Charleston, WV Turboprop Plane Crashes Short of Runway, Aug 1968

Charleston WV airline crash 8-1968.jpg

After the initial crash impact the Federal Aviation Administration (FAA) notified local authorities and about 100 emergency vehicles were dispatched to the scene. The National Transportation Safety Board dispatched a 52-man inquiry team from Washington to investigate the accident.
The F-227 is a twin engined craft capable of carrying 44 persons. Normally it carries a crew of three.
Col. RALPH COWGILL of the West Virginia Air National Guard said the plane burned for "less than 15 minutes" after the crash. Two big National Guard pump trucks stationed less than a half mile away from the crash site quickly brought the fire under control.
"There wasn't any warning .. nothing .. nobody sensed anything," cried 19 year old BARBARA SCHILLER -- one of the survivors -- from her hospital bed. MISS SCHILLER, a resident of Cincinnati, said she was flying to Virginia Beach, Va., on a holiday weekend with two friends.
"I thought it was all a bad dream, just a bad dream," she sobbed. "I wasn't even looking out the window when it happened, I blacked out and when I woke up they were throwing foam all over us."
MISS SCHILLER said she wasn't anxious to make the flight because her sister-in-law's parents were killed in a plane crash last year.
A cavernous National Guard hanger was quickly utilized for the grim task of identifying the victims, Piedmont officials said the dead included the pilot, GENE SUGG, and copilot JOHN F. MESSICK, both of Winston-Salem, N. C.
Piedmont Vice President W. G. McGEE, who arrived here shortly after the crash, said identification of the other victims "may take a while because some of the passengers came from points off our line."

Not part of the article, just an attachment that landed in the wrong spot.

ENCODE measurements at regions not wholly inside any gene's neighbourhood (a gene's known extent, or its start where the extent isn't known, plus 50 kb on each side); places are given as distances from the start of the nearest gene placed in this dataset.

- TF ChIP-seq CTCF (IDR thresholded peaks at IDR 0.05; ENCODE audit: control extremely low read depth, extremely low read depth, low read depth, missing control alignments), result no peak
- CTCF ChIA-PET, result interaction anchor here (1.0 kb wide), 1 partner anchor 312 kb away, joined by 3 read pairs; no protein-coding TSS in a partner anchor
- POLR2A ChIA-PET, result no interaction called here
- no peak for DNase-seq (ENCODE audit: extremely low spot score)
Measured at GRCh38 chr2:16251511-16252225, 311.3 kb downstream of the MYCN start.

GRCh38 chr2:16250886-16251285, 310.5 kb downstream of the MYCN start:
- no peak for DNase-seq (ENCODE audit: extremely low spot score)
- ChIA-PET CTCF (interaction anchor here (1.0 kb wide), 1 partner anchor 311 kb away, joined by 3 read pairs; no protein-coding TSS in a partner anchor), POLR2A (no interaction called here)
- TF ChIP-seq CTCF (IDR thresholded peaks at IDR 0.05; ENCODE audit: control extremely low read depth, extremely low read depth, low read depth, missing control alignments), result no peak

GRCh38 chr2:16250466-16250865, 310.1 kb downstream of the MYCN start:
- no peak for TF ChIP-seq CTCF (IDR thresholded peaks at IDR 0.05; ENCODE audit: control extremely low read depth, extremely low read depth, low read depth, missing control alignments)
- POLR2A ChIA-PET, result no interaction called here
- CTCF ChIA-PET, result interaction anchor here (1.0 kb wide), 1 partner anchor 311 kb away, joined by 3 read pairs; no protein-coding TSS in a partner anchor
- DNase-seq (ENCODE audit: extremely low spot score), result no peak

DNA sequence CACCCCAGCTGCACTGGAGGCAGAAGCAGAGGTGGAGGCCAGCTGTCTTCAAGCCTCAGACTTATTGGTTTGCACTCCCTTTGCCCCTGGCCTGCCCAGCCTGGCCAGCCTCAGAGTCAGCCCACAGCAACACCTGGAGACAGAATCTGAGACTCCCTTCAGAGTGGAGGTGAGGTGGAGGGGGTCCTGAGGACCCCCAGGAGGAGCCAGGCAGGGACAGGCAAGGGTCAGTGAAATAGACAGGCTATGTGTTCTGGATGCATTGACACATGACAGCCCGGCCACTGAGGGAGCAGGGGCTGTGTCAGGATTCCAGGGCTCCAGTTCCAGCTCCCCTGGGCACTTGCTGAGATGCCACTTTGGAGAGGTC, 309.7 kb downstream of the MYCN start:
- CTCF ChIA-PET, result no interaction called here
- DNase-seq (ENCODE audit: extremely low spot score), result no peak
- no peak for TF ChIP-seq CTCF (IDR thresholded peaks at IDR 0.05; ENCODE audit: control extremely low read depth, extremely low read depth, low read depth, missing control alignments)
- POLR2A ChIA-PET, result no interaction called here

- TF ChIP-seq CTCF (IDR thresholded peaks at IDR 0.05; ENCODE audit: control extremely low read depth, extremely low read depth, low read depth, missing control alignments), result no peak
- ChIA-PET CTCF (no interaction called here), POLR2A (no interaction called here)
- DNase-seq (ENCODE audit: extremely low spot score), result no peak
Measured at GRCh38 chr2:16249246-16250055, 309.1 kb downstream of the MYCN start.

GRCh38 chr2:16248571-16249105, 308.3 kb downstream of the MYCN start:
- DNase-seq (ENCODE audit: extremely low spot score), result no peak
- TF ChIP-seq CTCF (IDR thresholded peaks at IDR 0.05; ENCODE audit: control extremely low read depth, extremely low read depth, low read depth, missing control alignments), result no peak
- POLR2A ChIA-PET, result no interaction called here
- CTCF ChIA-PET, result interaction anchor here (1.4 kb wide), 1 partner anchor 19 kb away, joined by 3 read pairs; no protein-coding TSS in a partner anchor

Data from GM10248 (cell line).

The crash was the first fatal accident involving a commercial airliner at the airport since May 12, 1959 when a Capital Airlines Constellation plunged into a ravine, killing two persons.
A Roman Catholic priest arrived at the temporary morgue shortly after the first bodies were brought in to administer last rites of the church.
COWGILL said that from the appearance of the bodies, most of the victims died from the impact and not from the fire. Several children were among the victims.
Charleston policeman L. C. THAXTON said he was one of the first persons to reach the scene.
"I picked up a little girl's body ... she was holding a doll in her lap ... the doll's head rolled off onto the ground," THAXTON said.
Luggage, clothing, papers and other personal possessions littered the ground where the big plane gouged its destructive path.
One of the wings was torn off, apparently as the plane bounced over the top of the embankment at the threshold of the runway. Other parts, including a propellor and what appeared to be an engine, lay down the hillside where the plane first contacted the ground.
The airport was built more than 20 years ago by scraping off the tops of three small mountains to form a plateau surrounded by tree-lined ridges and ravines.
Steep dropoffs are located at the thresholds of both runways.
Most pilots consider the field safe, providing diligence is used for landing and takeoffs, particularly in poor weather conditions.

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Comments

Stephen W Mines

A very special friend of mine died on this crash. Would love to hear from any survivors. It haunts me.

Charleston, WV Turboprop Plane Crashes Short of Runway, Aug 1968

Hello,

I was very young when this happened and I don't know if it has been corrected but Sheila Heller was from Indianola, IA not Indiana.

Thank you,
Lori Godlove Frazier